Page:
LITERACYEDU 669: The Reading Writing ConnectionKatura Lesane, PhD
For a long time, I only thought ofliteracy as simply reading. Being literatemeant being able to read. And yet, timeand research has shown me that literacyis much more than being able to read.Literacy involves the ability to speak,listen, read, write, and think. It includesuse of a myriad of resources to accessliteracy. Effective instructors infusedirect instruction with real experiences.For young learners, literacy instructionbegins with listening and speaking.Literacy begins at home where parentstalk to their children, model readingpractices, use environmental readingopportunities such as signs (stop and exitsign), read together, use variedvocabulary, and ask questions.
What is Reading?Reading involves decoding and comprehension.Students must have the tools to attack the words onpaper. They must then be able to make meaning ofthose words. Critical thinking develops during theprocess of reading.
What is Writing?When one writes, he or she conveys meaningthrough graphic symbols. Writing involvesencoding or spelling. It is the process of usingreading skills to further express language.Critical thinking develops during the processof writing.
DifferentiationIn reading instruction it is important thatlearning styles and multiple intelligences areaddressed. Students learn differently and havedifferent needs. Some students need direct orexplicit instruction (modeling from theinstructor). Some students prefer student-centered learning (learning implicitly).
Stages of LiteracyCooper, Kiger, Robinson, and Slansky (2012) discuss the various stages of literacy.These five stages include:Stage 2: Emergent LiteracyLearners become more interested inliteracy and develop oral languagepatterns (letters). This normally occurs atthe end of kindergarten or the beginningof first grade.Stage 1: Early Emergent LiteracyLearners develop the foundations ofliteracy. This occurs before a childenters school. They develop orallanguage and may draw or scribble.
Stages of LiteracyCooper, Kiger, Robinson, and Slansky (2012) discuss the various stages of literacy.These five stages include:Stage 5: Fluent Reading & WritingThe learner uses reading and writing forvarious purposes. This occurs duringfourth grade and continues throughoutupper elementary into middle school andhigh school. In fact, it continuesthroughout our lives.Stage 3: Beginning Reading &WritingLearners read and write inconventional ways. They developfluency. This occurs through firstgrade into second or third grade. Thisis a critical stage of the literacy.Stage 4: Almost Fluent Reading &WritingLearners read silently more and domore writing. Their vocabularyincreases. This occurs at the end of thesecond grade and continues into thebeginning of fourth or fifth grade.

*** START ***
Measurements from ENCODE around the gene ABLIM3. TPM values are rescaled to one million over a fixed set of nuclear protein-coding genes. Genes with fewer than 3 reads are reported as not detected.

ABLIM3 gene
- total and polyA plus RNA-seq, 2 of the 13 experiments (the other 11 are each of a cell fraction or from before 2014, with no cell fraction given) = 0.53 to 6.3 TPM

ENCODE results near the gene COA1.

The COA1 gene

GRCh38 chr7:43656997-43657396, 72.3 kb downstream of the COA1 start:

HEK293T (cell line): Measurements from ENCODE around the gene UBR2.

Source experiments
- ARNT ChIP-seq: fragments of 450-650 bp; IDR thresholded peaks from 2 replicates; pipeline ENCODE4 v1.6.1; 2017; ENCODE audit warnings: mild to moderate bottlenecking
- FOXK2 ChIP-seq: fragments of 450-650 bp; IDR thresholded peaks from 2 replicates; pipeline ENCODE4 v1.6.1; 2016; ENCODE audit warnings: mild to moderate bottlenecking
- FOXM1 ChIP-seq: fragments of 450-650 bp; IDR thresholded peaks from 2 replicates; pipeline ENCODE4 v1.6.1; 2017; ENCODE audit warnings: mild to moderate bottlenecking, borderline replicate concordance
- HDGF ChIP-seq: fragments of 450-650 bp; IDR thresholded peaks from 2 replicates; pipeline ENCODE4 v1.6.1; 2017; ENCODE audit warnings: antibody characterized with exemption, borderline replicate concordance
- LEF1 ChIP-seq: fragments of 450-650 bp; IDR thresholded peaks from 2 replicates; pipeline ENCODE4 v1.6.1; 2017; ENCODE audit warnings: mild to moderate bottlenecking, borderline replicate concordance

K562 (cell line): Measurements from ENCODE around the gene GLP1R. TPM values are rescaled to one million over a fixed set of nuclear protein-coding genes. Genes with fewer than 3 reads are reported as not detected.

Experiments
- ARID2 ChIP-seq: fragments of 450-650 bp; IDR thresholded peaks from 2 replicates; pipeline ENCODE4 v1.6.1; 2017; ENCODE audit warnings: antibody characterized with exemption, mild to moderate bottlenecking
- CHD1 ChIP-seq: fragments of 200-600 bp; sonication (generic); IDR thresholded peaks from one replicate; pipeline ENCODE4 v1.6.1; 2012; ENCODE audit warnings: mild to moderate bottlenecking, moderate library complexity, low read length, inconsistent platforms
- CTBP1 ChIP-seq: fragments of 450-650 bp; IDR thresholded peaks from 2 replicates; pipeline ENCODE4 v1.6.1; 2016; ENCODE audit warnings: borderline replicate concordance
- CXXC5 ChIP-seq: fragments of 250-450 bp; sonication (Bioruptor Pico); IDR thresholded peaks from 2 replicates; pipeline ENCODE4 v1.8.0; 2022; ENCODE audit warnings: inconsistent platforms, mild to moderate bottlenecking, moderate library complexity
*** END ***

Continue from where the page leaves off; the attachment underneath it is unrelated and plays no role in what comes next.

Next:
Effective Literacy InstructionAccording to Taylor (2008), as referenced in Cooper, Kiger, Robinson, and Slansky(2012), there are certain necessary components of effective literacy Instruction. Howmany of these have you used or had the most success with when working with students?For me, phonemic awareness and comprehension instruction have been essential in mydaily routine. Also, making good instructional choices that challenged learners has beencritical. Finally, reading was a part of our daily routine; students need constant practice.
Effective Literacy InstructionPhonemic Awareness Fluency Instruction Vocabulary InstructionComprehension Instruction Good InstructionalChoicesClarity of Purpose andTimingUse of Data Culturally ResponsiveInstructionChallenge for LearnersGrouping Practices Teacher and StudentActionsTime Spent on ReadingAlignment of Standards,Curriculum and Instruction
To be effective with literacy instruction, a teacher must also consider the zone ofproximal development. Vygotsky (1978) maintained that children follow theadult’s example and gradually develop the ability to do certain tasks withouthelp or assistance. He called the difference between what a child can do withhelp and what he or she can do without help as the zone of proximaldevelopment (ZPD).Vygotsky’s Zone of Proximal Development